Consider this picture of Calumny (Slander) by Botticelli:
Calumny of Apelles by Sandro Botticelli (1494) Tempera on panel 62 cm × 91 cm (24 in × 36 in); in the Uffizi Gallery, Florence, Italy ( public domain photo)
A judge is hearing a case. Two advisors, Ignorance and Suspicion, fondle his donkey ears.
Detail 1 of Calumny of Apelles
Envy steps forth to make his case, leading the beautiful Calumny (Slander).
Detail 2 of Calumny of Apelles
Intrigue and Fraud retouch her exquisite coiffure.
She drags in the naked Victim (the Slandered Man) by his hair. Frowning in misery and incomprehension, he turns to heaven for consolation.
Grim Penitence stalks before him and turns to give an annoyed look at Truth, who stands at the end of the queue, hidden from the judge.
Detail 3 of Calumny of Apelles
You don’t need to be a Renaissance artist to commiserate with this victim. Everyone knows about these characters and has seen them perform.
Botticelli, the artist, was slandered. Perhaps he was a slanderer too. His biographer, Vasari, says he accused a friend of heresy “for a joke”. Vasari tells the mean story also just for fun—the fun of printing the friend’s reply to the tribunal. Botticelli had told people he believed the soul died with the body. “Oh, I can believe that as far as HE is concerned,” said the friend. “Because he’s not a human—he’s a brute.” And for further kicks, Vasari throws in the friend’s next dart: “And anyway, Botticelli barely knows how to read or write and he goes and does a commentary on Dante, which is taking [the great man’s] name in vain.”
Too little is known about Botticelli, which is a shame because he was one of the greatest artists. Most of what we do know comes from Giorgio Vasari, who didn’t like him. He tells cattish stories like the one above and gives the impression when he does praise Botticelli’s work that he is struggling to be fair, no more.
“He was one of the followers of Savonarola [the Dominican friar who preached hellfire and brimstone],” says Vasari, “…and he remained an obstinate member of the sect, becoming one of the snivellers, as they were called then, and abandoning his work.” See how unstable he was? Unstable and irresponsible. Who was going to take care of him once he stopped working? “As an old man he found himself so poor that if Lorenzo de’ Medici…and then his friends and other worthy men who loved him for his talent had not come to his assistance, he would almost have died of hunger.”
As an artist, Botticelli was on the wrong side of history. He painted in a style that Michelangelo made obsolete even before Botticelli was old. The frescoes by both in the Sistine Chapel are the most graphic example. Botticelli’s look as though he had painted them with one foot in the Middle Ages, though in fact he finished them only twenty-five years before Michelangelo set to work there.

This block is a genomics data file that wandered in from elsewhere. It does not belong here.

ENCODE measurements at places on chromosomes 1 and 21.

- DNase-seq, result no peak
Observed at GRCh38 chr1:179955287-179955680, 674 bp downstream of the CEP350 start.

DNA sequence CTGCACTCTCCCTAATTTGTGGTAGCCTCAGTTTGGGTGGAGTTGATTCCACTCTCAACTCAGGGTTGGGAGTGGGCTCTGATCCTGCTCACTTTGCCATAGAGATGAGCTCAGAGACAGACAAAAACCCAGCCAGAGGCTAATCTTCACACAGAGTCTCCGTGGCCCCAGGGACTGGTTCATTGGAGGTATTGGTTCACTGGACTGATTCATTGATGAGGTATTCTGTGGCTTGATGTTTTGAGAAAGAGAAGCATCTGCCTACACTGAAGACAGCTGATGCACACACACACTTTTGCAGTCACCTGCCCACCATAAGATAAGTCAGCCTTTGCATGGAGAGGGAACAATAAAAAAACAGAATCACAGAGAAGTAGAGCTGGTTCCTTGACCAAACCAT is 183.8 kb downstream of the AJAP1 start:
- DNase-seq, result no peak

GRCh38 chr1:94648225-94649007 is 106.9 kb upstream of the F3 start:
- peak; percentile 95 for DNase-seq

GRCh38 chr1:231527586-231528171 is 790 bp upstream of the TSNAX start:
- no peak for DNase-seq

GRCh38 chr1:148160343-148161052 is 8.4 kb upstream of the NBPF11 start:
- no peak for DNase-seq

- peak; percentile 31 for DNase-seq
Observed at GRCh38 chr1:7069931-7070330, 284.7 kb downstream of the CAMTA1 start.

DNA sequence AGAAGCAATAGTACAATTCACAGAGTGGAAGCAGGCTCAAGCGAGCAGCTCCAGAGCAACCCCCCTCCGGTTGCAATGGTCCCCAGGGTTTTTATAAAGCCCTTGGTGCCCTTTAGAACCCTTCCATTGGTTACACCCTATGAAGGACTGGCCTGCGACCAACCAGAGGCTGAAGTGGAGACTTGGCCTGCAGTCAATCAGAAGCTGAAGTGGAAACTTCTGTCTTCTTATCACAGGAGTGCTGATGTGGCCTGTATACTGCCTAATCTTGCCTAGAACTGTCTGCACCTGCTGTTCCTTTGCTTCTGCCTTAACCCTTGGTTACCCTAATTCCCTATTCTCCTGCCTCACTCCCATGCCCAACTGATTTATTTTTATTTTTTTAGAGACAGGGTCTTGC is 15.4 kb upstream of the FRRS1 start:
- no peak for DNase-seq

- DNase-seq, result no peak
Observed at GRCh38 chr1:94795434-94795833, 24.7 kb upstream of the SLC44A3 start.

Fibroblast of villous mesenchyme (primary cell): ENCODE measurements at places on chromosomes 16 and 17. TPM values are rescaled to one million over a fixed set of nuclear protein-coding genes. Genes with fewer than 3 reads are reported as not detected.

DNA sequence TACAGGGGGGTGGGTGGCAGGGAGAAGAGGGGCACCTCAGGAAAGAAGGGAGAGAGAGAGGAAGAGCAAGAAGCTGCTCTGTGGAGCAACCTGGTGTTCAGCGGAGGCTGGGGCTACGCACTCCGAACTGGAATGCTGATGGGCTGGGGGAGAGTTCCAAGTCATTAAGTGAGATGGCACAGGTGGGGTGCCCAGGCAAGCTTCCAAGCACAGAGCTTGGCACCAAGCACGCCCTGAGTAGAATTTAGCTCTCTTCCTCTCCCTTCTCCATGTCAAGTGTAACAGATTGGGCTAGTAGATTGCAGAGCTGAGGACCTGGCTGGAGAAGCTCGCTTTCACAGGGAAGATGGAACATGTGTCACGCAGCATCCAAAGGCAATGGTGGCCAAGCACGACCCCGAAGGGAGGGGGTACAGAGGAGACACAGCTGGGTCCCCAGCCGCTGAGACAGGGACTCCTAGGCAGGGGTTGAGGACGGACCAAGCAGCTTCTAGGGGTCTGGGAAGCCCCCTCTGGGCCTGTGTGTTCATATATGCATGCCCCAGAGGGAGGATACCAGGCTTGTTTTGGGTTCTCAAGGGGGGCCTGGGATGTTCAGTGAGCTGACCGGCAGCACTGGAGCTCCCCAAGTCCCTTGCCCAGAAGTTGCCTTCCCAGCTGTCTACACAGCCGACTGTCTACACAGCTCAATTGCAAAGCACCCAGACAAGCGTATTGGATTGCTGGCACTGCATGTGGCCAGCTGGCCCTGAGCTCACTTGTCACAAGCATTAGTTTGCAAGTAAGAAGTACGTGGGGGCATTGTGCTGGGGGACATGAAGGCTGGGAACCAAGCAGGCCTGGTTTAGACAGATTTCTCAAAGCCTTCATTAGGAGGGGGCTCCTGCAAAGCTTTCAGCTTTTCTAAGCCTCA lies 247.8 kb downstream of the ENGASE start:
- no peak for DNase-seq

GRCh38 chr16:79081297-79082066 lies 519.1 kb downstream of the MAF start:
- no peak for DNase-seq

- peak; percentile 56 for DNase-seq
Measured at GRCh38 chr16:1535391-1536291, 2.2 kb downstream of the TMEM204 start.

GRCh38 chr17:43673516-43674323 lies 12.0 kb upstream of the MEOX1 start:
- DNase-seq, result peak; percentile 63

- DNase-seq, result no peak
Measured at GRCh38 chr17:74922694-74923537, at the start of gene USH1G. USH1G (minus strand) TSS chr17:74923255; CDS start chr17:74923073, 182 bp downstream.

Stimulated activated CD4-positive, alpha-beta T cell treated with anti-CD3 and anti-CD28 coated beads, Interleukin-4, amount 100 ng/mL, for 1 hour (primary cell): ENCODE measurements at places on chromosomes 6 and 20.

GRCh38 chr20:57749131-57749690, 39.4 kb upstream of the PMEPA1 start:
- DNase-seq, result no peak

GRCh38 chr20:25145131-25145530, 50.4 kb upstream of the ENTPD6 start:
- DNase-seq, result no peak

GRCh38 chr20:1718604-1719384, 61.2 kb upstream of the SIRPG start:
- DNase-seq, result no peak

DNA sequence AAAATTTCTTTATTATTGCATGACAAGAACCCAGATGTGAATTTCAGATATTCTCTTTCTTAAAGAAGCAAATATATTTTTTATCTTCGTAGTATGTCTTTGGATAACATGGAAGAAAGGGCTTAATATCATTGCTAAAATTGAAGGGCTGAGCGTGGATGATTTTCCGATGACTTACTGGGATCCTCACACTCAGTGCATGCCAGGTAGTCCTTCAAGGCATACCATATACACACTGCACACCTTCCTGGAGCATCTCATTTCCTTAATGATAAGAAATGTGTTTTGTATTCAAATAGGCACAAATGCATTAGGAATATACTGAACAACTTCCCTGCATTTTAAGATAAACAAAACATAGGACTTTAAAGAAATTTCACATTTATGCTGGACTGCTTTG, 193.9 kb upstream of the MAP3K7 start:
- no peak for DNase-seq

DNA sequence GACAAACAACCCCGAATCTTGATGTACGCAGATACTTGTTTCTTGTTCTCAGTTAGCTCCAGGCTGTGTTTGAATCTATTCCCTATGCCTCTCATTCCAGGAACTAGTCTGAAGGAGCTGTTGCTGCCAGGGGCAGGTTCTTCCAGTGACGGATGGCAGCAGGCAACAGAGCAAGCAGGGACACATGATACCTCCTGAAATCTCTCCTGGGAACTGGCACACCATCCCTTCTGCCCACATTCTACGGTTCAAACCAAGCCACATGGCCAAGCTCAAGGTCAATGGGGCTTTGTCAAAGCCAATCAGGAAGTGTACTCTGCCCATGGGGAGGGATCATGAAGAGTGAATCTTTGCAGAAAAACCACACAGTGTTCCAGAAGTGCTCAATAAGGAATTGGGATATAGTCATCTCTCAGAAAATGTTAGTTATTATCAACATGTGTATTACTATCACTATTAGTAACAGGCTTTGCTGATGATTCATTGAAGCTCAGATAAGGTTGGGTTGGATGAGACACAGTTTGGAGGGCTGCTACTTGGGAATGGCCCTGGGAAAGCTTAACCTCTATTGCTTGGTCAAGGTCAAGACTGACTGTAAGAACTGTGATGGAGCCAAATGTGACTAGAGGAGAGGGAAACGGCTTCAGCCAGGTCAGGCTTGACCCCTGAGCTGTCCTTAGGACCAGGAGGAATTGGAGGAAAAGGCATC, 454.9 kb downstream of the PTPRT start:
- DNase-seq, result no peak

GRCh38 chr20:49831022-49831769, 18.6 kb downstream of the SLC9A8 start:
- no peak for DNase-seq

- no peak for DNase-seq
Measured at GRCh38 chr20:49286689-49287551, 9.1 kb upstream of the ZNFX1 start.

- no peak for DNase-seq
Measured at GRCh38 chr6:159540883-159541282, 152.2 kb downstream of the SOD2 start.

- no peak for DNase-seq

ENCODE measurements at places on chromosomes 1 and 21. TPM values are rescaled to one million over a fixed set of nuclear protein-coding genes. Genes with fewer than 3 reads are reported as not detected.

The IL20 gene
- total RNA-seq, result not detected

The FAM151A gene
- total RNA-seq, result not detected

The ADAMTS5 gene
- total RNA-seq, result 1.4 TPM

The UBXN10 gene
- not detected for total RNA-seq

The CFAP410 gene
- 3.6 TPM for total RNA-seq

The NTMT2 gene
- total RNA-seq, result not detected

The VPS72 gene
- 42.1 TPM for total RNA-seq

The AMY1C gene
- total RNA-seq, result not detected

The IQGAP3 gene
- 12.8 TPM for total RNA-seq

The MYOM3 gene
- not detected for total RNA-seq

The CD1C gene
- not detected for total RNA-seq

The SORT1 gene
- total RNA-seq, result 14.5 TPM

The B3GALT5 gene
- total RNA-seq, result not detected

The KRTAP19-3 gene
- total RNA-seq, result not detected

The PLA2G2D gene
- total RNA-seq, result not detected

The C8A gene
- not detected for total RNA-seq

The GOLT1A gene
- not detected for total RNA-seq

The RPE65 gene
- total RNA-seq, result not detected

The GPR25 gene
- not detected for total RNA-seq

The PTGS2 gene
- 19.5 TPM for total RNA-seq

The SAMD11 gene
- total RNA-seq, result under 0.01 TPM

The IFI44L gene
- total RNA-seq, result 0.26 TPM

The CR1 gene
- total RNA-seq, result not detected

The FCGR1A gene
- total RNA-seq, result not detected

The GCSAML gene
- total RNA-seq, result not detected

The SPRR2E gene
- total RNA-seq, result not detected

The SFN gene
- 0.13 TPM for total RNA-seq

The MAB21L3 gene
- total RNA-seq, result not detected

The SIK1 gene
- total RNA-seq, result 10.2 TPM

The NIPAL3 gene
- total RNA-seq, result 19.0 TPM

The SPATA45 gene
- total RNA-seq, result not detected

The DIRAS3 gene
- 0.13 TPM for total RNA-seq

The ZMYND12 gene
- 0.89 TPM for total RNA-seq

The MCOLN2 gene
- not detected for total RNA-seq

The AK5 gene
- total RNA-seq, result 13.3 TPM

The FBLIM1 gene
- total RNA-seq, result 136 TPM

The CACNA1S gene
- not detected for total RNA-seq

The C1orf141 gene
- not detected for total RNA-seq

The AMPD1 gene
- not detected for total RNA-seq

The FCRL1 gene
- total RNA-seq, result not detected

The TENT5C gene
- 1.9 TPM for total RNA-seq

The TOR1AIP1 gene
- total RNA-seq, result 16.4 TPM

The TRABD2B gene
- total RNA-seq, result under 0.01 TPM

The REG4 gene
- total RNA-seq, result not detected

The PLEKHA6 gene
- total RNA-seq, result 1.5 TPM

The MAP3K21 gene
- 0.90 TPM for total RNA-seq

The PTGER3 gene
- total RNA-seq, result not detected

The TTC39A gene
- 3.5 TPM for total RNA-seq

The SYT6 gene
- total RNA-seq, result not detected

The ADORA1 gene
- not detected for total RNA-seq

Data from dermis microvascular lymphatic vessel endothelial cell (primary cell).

Sandro Botticelli, The Temptation of Christ, on the wall of the Sistine Chapel, Rome (public domain photo by Italiamoderna)
But he deserved better. When he was good he was very, very good. His Birth of Venus is probably his best-known work.
The Birth of Venus by Sandro Botticelli (1483-1485) 278.5 cm (109.65 in) by 172.5 cm (67.91 in); in the Uffizi Gallery, Florence, Italy (Wikicommons photo)
Venus resembles Truth in the Calumny painting because they both are take-offs on the Medici Venus, which Botticelli studied at his patron’s palace.
Venus Medici. A Roman copy of a Greek original (c. 350 BC); a cast in the Pushkin Museum, Moscow (Creative Commons Attribution-Share Alike 3.0 Unported license photo by shakko)
Botticelli painted some of the most beautiful woman’s faces in painting history but their bodies look very odd.
Spring by Sandro Botticelli (c. 1482) Tempera on panel, 203 x 314 cm Galleria degli Uffizi, Florence (public domain photo)
Some people complain that Michelangelo made women look like men but most painters before his time studied only men’s bodies from live models. For women they relied on old paintings and statues. When they had to create a woman of their own they painted what they imagined was under those flowing dresses. Botticelli could never decide just where to place the breasts, and in his mind the concept of a woman’s womb seems to have made him see a permanently large chamber there.
He stuck to their dresses, of which he made beautiful graphic flourishes. His light, swirling, three-segment gowns became standard angelwear for centuries.
The Mystical Nativity (detail) by Sandro Botticelli (1501) 108.5 cm × 74.9 cm (42.7 in × 29.5 in): in the National Gallery, London (public domain photo)